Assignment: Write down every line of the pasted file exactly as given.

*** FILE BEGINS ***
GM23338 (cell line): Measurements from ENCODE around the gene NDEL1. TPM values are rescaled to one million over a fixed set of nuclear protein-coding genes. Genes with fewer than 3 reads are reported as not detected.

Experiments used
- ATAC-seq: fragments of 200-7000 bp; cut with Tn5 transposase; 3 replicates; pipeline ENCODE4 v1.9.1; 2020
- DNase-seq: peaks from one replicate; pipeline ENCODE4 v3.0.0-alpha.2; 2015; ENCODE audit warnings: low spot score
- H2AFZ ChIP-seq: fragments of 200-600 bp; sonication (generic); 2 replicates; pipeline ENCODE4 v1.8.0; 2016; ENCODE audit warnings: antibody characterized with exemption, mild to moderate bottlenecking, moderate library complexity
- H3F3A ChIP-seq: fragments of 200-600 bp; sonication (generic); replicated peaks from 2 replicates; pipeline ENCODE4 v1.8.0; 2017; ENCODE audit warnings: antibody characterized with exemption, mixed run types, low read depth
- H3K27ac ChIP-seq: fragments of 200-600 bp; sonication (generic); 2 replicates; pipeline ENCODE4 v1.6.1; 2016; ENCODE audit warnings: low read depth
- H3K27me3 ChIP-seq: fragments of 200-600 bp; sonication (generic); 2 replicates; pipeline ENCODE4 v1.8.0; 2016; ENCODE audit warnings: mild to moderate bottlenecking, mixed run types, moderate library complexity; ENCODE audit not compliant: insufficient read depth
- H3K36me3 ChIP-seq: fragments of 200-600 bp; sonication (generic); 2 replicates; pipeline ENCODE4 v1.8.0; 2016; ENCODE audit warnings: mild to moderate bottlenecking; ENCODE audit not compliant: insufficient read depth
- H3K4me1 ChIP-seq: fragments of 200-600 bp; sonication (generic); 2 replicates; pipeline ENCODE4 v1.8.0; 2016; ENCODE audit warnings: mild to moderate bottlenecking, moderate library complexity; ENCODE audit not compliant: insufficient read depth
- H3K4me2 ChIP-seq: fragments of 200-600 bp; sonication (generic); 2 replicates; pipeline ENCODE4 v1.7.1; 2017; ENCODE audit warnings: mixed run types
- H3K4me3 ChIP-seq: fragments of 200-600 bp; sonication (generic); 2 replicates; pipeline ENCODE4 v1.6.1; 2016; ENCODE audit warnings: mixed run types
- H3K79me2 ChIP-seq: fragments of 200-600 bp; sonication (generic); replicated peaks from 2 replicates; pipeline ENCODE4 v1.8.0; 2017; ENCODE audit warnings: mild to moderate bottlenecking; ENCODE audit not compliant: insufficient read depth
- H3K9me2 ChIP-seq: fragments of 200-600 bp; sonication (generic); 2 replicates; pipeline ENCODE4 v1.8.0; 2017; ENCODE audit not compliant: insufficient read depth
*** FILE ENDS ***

GM23338 (cell line): Measurements from ENCODE around the gene NDEL1. TPM values are rescaled to one million over a fixed set of nuclear protein-coding genes. Genes with fewer than 3 reads are reported as not detected.

Experiments used
- ATAC-seq: fragments of 200-7000 bp; cut with Tn5 transposase; 3 replicates; pipeline ENCODE4 v1.9.1; 2020
- DNase-seq: peaks from one replicate; pipeline ENCODE4 v3.0.0-alpha.2; 2015; ENCODE audit warnings: low spot score
- H2AFZ ChIP-seq: fragments of 200-600 bp; sonication (generic); 2 replicates; pipeline ENCODE4 v1.8.0; 2016; ENCODE audit warnings: antibody characterized with exemption, mild to moderate bottlenecking, moderate library complexity
- H3F3A ChIP-seq: fragments of 200-600 bp; sonication (generic); replicated peaks from 2 replicates; pipeline ENCODE4 v1.8.0; 2017; ENCODE audit warnings: antibody characterized with exemption, mixed run types, low read depth
- H3K27ac ChIP-seq: fragments of 200-600 bp; sonication (generic); 2 replicates; pipeline ENCODE4 v1.6.1; 2016; ENCODE audit warnings: low read depth
- H3K27me3 ChIP-seq: fragments of 200-600 bp; sonication (generic); 2 replicates; pipeline ENCODE4 v1.8.0; 2016; ENCODE audit warnings: mild to moderate bottlenecking, mixed run types, moderate library complexity; ENCODE audit not compliant: insufficient read depth
- H3K36me3 ChIP-seq: fragments of 200-600 bp; sonication (generic); 2 replicates; pipeline ENCODE4 v1.8.0; 2016; ENCODE audit warnings: mild to moderate bottlenecking; ENCODE audit not compliant: insufficient read depth
- H3K4me1 ChIP-seq: fragments of 200-600 bp; sonication (generic); 2 replicates; pipeline ENCODE4 v1.8.0; 2016; ENCODE audit warnings: mild to moderate bottlenecking, moderate library complexity; ENCODE audit not compliant: insufficient read depth
- H3K4me2 ChIP-seq: fragments of 200-600 bp; sonication (generic); 2 replicates; pipeline ENCODE4 v1.7.1; 2017; ENCODE audit warnings: mixed run types
- H3K4me3 ChIP-seq: fragments of 200-600 bp; sonication (generic); 2 replicates; pipeline ENCODE4 v1.6.1; 2016; ENCODE audit warnings: mixed run types
- H3K79me2 ChIP-seq: fragments of 200-600 bp; sonication (generic); replicated peaks from 2 replicates; pipeline ENCODE4 v1.8.0; 2017; ENCODE audit warnings: mild to moderate bottlenecking; ENCODE audit not compliant: insufficient read depth
- H3K9me2 ChIP-seq: fragments of 200-600 bp; sonication (generic); 2 replicates; pipeline ENCODE4 v1.8.0; 2017; ENCODE audit not compliant: insufficient read depth